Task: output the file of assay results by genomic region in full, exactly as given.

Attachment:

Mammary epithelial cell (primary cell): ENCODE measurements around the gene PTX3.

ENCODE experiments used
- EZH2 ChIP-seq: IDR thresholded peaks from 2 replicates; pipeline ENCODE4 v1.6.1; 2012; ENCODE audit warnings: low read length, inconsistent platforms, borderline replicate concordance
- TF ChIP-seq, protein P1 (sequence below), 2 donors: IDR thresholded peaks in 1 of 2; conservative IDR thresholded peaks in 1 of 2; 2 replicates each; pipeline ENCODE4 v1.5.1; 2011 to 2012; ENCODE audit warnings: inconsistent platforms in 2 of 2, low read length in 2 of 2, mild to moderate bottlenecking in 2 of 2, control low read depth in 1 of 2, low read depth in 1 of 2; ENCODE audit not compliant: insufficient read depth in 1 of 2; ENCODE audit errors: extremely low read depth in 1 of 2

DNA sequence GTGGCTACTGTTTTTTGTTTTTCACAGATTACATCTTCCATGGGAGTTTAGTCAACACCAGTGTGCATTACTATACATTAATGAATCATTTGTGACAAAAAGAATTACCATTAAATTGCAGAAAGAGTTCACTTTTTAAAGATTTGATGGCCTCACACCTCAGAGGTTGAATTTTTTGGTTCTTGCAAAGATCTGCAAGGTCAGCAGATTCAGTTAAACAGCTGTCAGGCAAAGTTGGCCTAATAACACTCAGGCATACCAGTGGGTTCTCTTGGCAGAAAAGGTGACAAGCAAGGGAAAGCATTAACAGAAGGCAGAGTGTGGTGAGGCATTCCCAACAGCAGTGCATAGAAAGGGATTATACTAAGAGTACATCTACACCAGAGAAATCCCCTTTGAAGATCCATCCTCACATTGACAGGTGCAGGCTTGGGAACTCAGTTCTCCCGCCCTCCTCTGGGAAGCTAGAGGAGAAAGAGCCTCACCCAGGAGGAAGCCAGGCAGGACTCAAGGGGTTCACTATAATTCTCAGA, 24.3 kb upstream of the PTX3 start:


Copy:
Mammary epithelial cell (primary cell): ENCODE measurements around the gene PTX3.

ENCODE experiments used
- EZH2 ChIP-seq: IDR thresholded peaks from 2 replicates; pipeline ENCODE4 v1.6.1; 2012; ENCODE audit warnings: low read length, inconsistent platforms, borderline replicate concordance
- TF ChIP-seq, protein P1 (sequence below), 2 donors: IDR thresholded peaks in 1 of 2; conservative IDR thresholded peaks in 1 of 2; 2 replicates each; pipeline ENCODE4 v1.5.1; 2011 to 2012; ENCODE audit warnings: inconsistent platforms in 2 of 2, low read length in 2 of 2, mild to moderate bottlenecking in 2 of 2, control low read depth in 1 of 2, low read depth in 1 of 2; ENCODE audit not compliant: insufficient read depth in 1 of 2; ENCODE audit errors: extremely low read depth in 1 of 2

DNA sequence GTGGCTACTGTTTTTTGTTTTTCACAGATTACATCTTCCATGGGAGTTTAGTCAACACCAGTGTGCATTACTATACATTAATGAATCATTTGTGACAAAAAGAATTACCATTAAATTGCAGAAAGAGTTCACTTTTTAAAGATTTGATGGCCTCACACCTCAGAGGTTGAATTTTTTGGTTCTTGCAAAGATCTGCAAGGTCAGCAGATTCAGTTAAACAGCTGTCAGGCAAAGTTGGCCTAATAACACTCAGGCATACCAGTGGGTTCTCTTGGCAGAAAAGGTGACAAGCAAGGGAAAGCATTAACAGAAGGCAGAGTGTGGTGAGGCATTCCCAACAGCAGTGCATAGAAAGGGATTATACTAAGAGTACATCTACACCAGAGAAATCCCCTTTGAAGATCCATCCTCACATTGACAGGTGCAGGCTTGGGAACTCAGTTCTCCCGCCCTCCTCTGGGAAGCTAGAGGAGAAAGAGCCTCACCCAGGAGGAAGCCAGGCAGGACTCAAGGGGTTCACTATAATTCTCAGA, 24.3 kb upstream of the PTX3 start: